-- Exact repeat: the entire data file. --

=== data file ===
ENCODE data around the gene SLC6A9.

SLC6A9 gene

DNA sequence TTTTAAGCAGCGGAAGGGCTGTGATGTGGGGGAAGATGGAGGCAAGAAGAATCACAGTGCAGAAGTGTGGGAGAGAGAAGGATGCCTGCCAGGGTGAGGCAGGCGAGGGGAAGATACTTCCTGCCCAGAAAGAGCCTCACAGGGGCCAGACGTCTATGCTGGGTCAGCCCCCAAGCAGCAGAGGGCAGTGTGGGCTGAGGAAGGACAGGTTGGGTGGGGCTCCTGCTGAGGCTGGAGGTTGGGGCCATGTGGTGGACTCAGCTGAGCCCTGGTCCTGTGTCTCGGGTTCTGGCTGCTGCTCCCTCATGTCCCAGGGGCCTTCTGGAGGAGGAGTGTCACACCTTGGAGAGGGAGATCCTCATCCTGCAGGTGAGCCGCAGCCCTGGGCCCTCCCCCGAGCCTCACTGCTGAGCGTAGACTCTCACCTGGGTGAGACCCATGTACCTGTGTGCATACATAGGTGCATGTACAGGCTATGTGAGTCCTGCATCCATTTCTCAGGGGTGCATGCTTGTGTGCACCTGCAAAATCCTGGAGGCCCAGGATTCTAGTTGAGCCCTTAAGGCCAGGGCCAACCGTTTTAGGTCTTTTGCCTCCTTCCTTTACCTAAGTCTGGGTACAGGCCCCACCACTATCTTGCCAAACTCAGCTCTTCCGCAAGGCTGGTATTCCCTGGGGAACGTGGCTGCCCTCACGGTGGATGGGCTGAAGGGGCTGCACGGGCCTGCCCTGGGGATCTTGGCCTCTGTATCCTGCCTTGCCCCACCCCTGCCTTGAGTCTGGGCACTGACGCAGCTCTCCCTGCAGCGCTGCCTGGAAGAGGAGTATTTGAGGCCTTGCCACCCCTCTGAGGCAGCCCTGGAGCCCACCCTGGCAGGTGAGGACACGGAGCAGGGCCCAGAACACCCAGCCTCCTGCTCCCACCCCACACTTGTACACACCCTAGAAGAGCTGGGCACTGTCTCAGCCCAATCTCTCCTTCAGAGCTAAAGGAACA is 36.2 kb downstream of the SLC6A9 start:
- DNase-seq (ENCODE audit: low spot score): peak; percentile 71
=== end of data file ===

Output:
ENCODE data around the gene SLC6A9.

SLC6A9 gene

DNA sequence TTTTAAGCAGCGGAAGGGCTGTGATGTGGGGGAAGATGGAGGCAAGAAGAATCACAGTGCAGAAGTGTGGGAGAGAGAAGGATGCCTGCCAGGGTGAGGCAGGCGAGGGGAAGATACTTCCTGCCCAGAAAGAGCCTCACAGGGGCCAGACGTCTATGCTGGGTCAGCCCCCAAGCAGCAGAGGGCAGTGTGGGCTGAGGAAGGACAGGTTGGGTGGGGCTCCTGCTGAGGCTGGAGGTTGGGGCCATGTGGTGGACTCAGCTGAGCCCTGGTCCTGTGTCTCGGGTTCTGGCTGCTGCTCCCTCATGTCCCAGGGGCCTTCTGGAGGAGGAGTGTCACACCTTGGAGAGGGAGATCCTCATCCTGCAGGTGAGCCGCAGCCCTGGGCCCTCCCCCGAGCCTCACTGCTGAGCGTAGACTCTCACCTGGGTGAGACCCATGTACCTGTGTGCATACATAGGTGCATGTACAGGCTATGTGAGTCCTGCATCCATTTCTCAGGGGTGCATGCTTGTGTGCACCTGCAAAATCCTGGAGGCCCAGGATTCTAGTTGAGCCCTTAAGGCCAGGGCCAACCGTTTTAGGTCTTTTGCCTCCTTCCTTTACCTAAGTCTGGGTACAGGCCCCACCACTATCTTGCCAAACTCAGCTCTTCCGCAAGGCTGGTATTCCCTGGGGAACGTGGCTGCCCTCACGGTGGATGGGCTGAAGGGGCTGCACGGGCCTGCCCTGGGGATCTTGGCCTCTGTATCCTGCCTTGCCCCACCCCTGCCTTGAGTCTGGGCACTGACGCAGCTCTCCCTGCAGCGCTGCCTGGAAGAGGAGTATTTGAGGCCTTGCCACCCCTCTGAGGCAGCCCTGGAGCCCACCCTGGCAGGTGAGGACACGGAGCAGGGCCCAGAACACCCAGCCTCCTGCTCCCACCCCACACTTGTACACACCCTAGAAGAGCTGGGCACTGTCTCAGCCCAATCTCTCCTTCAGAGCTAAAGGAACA is 36.2 kb downstream of the SLC6A9 start:
- DNase-seq (ENCODE audit: low spot score): peak; percentile 71